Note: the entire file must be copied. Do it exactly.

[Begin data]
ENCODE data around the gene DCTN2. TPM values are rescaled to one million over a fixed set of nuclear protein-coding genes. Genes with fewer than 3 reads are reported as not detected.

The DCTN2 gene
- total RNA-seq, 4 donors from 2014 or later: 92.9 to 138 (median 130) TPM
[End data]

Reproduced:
ENCODE data around the gene DCTN2. TPM values are rescaled to one million over a fixed set of nuclear protein-coding genes. Genes with fewer than 3 reads are reported as not detected.

The DCTN2 gene
- total RNA-seq, 4 donors from 2014 or later: 92.9 to 138 (median 130) TPM